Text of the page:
An officer in the Israeli army will be jailed for 22 days after he admitted to breaking the camera of an Italian citizen in the West Bank.
The officer, who serves in the Israeli military's paratroopers' brigade and is ranked captain, reached a plea deal with the Military Advocate General.
In February 2017, the officer was in charge of dispersing a demonstration in the West Bank city of Hebron during which rocks were hurled. Despite the fact that the Italian man whose cameras were later broken was not suspected of hurling rocks, the officer and several other soldiers led him to a nearby military post and broke two cameras that were in his possession.
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The officer claimed that the man had cursed him. According to the indictment, "the defendant broke the two cameras of the civilian without any operational justification and while overstepping authority."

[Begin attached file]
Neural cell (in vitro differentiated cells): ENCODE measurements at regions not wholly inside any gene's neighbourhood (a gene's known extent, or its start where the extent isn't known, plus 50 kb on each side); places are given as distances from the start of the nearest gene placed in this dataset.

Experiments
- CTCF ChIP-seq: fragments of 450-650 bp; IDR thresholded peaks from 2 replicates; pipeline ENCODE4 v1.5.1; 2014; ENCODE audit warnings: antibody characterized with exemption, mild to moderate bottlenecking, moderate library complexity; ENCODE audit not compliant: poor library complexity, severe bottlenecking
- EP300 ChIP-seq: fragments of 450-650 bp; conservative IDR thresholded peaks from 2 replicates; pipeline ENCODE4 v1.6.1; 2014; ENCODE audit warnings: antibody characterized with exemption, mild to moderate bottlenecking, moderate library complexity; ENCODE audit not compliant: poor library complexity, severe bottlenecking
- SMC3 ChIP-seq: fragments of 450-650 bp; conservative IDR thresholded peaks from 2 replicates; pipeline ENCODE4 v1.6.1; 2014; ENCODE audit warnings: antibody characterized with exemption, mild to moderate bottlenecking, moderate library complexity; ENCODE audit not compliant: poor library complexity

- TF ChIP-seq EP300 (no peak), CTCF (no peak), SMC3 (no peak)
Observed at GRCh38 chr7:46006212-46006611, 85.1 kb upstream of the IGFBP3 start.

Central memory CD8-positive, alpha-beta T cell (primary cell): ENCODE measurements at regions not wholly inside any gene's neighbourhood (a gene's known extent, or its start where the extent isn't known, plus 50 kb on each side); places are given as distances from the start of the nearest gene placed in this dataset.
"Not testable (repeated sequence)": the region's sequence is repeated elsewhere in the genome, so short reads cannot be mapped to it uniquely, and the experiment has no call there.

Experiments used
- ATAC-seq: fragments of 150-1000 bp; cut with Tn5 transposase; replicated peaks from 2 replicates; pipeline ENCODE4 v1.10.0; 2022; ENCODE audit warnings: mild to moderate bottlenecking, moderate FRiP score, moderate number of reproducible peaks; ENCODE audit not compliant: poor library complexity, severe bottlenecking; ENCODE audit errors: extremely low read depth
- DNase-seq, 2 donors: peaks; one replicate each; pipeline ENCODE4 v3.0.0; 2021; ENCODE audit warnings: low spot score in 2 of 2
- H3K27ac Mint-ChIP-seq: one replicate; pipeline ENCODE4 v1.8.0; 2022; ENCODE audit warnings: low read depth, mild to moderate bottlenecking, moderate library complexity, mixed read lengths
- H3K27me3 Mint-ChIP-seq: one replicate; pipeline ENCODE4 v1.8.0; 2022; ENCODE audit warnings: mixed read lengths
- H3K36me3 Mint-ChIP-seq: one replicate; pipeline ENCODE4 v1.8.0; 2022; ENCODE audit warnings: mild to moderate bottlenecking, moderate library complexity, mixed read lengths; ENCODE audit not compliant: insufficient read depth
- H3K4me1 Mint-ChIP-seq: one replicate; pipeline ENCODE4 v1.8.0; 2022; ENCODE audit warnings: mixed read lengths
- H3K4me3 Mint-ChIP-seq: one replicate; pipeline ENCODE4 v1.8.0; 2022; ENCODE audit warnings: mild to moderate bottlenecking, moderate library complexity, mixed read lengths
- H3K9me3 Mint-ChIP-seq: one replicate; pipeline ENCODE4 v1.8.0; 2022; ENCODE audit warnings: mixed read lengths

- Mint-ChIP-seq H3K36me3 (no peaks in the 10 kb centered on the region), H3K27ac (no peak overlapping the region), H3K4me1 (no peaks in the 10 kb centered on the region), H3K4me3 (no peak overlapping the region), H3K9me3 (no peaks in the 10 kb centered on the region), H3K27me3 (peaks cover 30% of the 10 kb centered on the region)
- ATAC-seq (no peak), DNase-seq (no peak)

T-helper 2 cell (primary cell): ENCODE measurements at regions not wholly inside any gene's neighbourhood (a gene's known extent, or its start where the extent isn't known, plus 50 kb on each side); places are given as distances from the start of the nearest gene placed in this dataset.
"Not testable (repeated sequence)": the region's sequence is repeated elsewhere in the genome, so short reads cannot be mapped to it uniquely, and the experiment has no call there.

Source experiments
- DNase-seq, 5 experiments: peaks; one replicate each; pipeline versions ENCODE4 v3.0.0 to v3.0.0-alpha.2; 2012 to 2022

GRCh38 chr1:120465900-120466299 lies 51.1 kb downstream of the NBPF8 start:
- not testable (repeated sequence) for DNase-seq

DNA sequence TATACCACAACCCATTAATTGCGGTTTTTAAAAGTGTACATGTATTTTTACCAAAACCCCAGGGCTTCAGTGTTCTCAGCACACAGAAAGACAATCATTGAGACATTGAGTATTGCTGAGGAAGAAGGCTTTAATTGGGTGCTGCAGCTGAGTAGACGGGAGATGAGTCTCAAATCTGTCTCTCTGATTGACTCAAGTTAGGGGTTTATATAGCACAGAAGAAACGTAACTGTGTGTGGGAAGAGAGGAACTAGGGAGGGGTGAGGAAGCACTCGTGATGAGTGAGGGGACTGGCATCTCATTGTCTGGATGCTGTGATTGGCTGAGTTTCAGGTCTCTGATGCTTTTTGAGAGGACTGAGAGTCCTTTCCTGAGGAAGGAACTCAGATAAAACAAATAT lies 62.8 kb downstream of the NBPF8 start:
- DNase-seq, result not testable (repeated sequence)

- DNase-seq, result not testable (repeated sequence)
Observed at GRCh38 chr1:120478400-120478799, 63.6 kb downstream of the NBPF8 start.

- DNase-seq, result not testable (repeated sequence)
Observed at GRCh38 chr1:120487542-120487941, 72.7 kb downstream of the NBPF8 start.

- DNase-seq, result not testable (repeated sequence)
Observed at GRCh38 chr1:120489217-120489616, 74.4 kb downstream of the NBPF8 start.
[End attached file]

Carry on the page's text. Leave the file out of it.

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The fact that an indictment was filed against the officer as well as the decision to send him to jail only for only a short amount of time are both unusual. A source familiar with the case told Haaretz that this is an unusual decision because "it's an excellent officer, who might continue serving in the army."
The Israel Defense Forces' Spokesperson's Unit issued the following statement regarding the incident: "Today, August 30, 2018, an indictment was filed to a military court against an officer ranked captain over a felony of causing damage to property while overstepping authority."
The statement went on to read: "In February 2017, at a military post, the officer broke two cameras without any operational justification. The cameras belonged to a foreign national who was detained previously by troops over his participation in a protest. The officer's conduct in the incident was against what is expected of IDF officers and soldiers."
The officer is likely to admit to the actions attributed to him in the indictment as part of the plea deal, according to which he will spend 22 days in military prison. The deal has not been presented to the court yet, but will be in order to receive the court's final approval.